4. Governments and regulators are tuned toward Model A. The lawmakers and policy-makers seek guidance from the Model A firms and unsurprisingly, the advice given by them is from the perspective of enabling the Model A structures to continue. Why would they think otherwise? Thus, from the 'top' down, the game is entirely skewed toward maintaining the status quo.
The above reasons do not mean that Model B offerings are impossible to bring to market, they just mean that sometimes things are way tougher! But, as Mandela said in 2001, "It always seems impossible until it's done".
I can't be certain if there's a sea change happening in terms of awareness of Model B potentials, or whether we're just able to access and share information more readily nowadays so Model B type folk are easier to be connected together. Maybe it's a combination of both. As far back as the 90s I was in communities discussing Model B concepts - as I wrote about here - but back then there wasn't many of us. Over time, the volume grew, and cryptocurrency was one of the byproducts of this type of thinking. Unfortunately, it has also been an example of how concepts can get bastardised. Primarily by greed. Nonetheless, the genie is out of the bottle and whatever central banks do (which includes minting their own digital currencies), and whatever the regulators do (which includes penalising decentralised initiatives), we have a way of exchanging value between us that, if done intelligently, avoids any form of censorship.
Looking forward positively, I foresee a time when we will have systems that are sovereign to every single one of us. These may not be mass adopted, at least not to begin with, but there will be alternatives to the incumbent Model A offerings. I think these Operating Systems will be defined differently than today.
Currently, an Operating System (OS) is a low-level software that supports a computer's basic functions, such as scheduling tasks and controlling peripherals. Moving forward, I envisage operating systems to be a combination of machinery and neurology, mixed into being a subservient facilitator for life.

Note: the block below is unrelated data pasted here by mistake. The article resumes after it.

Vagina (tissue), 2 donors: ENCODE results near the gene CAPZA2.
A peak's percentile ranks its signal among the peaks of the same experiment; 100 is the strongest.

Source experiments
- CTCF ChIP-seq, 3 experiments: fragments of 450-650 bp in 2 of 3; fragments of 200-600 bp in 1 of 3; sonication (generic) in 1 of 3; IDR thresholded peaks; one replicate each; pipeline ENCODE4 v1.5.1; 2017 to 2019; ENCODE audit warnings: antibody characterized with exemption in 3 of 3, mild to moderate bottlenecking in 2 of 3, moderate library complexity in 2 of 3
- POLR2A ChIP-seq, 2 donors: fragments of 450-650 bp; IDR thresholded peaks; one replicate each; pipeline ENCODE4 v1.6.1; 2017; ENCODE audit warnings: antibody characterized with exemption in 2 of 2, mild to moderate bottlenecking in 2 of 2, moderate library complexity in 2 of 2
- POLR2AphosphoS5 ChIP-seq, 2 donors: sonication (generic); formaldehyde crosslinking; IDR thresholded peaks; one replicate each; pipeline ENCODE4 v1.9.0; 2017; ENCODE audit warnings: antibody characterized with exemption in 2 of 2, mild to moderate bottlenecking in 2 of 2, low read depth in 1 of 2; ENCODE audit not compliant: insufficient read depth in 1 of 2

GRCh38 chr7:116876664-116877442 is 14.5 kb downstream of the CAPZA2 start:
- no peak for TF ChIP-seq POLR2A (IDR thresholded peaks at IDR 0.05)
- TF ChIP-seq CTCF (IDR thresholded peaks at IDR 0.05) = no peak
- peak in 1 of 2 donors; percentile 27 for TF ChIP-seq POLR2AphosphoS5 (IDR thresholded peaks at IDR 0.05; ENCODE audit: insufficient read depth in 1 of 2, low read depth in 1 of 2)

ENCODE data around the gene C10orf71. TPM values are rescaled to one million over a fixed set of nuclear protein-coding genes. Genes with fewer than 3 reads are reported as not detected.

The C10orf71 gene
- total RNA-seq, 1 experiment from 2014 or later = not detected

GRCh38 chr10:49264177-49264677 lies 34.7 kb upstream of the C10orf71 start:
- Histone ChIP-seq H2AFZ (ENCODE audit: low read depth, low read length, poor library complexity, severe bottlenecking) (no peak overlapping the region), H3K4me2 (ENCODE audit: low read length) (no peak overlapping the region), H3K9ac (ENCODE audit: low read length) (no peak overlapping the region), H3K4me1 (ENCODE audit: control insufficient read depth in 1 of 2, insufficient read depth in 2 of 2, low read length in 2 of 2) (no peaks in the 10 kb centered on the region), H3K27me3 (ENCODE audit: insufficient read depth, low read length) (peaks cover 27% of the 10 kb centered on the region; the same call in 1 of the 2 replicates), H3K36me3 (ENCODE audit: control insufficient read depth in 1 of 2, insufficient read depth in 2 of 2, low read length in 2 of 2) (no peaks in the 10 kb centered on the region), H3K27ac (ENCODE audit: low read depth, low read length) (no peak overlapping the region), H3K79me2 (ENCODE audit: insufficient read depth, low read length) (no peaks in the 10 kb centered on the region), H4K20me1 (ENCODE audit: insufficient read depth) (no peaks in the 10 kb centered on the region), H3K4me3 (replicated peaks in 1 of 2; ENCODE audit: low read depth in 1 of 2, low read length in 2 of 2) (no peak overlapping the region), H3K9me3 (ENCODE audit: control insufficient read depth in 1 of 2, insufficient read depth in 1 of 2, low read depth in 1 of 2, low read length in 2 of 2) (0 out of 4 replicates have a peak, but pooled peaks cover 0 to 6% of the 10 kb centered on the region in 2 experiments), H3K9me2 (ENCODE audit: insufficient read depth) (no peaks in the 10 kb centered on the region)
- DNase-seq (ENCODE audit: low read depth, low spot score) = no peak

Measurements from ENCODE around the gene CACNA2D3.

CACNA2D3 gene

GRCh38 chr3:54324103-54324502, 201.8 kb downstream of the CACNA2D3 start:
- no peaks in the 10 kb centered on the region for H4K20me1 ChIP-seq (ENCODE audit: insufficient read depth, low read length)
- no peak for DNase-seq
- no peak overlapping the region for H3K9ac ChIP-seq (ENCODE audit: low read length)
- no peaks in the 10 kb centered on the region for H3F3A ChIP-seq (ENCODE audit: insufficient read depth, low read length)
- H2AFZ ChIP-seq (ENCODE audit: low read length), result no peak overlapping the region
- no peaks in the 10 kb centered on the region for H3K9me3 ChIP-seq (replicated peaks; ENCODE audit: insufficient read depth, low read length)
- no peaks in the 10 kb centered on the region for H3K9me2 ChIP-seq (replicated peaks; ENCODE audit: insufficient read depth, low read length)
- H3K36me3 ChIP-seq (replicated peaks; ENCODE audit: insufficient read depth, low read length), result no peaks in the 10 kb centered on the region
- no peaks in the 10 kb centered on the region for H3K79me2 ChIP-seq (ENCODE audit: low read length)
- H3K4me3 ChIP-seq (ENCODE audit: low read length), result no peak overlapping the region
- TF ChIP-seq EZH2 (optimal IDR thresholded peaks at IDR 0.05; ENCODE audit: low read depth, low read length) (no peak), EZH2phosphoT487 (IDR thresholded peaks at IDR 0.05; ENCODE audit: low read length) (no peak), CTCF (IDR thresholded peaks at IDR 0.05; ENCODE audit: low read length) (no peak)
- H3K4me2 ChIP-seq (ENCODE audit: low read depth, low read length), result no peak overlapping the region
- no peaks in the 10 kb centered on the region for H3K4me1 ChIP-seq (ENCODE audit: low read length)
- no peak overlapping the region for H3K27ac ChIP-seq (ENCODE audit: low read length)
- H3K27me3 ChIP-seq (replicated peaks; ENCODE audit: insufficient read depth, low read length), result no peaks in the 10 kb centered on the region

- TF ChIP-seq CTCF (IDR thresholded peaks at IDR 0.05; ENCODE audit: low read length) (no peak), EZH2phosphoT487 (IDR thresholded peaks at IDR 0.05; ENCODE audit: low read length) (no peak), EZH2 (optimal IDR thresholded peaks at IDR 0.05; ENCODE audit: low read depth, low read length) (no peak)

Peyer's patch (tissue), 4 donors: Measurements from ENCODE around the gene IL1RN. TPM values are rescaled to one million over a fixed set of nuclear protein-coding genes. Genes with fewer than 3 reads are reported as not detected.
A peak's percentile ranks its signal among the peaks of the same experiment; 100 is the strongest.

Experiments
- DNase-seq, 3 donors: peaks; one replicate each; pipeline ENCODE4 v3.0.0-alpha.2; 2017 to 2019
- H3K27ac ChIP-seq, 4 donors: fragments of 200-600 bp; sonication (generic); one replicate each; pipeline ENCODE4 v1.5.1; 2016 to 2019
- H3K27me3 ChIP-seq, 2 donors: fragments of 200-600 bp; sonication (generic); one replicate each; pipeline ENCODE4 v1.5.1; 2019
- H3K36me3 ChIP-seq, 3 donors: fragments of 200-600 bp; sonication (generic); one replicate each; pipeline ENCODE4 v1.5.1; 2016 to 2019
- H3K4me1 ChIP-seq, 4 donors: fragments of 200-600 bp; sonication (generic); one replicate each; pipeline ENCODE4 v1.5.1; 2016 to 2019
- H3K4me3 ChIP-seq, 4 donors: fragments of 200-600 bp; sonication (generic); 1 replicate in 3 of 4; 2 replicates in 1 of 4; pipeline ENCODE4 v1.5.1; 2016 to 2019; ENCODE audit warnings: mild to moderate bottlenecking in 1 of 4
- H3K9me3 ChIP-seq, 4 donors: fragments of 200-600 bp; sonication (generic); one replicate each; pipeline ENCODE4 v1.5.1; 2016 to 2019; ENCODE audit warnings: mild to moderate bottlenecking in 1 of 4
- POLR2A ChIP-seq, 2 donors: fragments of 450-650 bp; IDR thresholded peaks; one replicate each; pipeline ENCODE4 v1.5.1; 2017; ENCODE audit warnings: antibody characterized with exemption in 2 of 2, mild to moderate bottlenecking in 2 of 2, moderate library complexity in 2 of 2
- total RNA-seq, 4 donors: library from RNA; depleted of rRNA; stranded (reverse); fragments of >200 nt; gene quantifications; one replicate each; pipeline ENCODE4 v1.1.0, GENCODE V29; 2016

To get there from here, we’d need to create systems where people can unlearn the current context of hierarchical infrastructure where human rights are, at best, an after thought. Undoubtedly, we need to show alternatives of how systems can operate. It is important to note that even the best attempts at creating innovations for social impact are coloured and oftentimes distorted by the immorality of the platforms they are built on. This is why I think we need to provide Model B alternatives to the core infrastructure of Model A offerings.
With Model A, the most common approach is for engineers to design systems, whereas Model B would be more about unsullied minds ideating concepts upon which the future can be built. It is toward these minds that I proposed the SELF manifesto which suggests a set of values to consider: https://self.app/manifesto
Perhaps this is the cornerstone of what could eventuate into an Operating System called SELF OS.
SELF OS may not have an exclusive form factor. It may be a combination of digital and physical systems. It could enable communication, self quantification and transactions - all powered by each individual’s independent framework of System Effective Lifestyle Filtering.
For regular readers, you may remember that last year I hinted at the approach.
The first manifestation of this is in the SELF app which is being tested in various contexts. The SELF app will be a functional component of the future SELF OS. With the app, the objective is to find a way for humans to leverage AI in ways that are personal and sovereign - applying personal filters within the interactions, so the system learns you and only you control the system. However, the bigger picture is about bringing Model B to scale, with systems we can operate with.
I think we have great opportunities moving forward, and it is vital to create an ecosystem of Model B enthusiasts, who can support and collaborate in building a future that is more in tune with human rights than the Model A offerings we have come to rely on today.
Jonathan MacDonald, 12.01AM Monday 1st January 2024.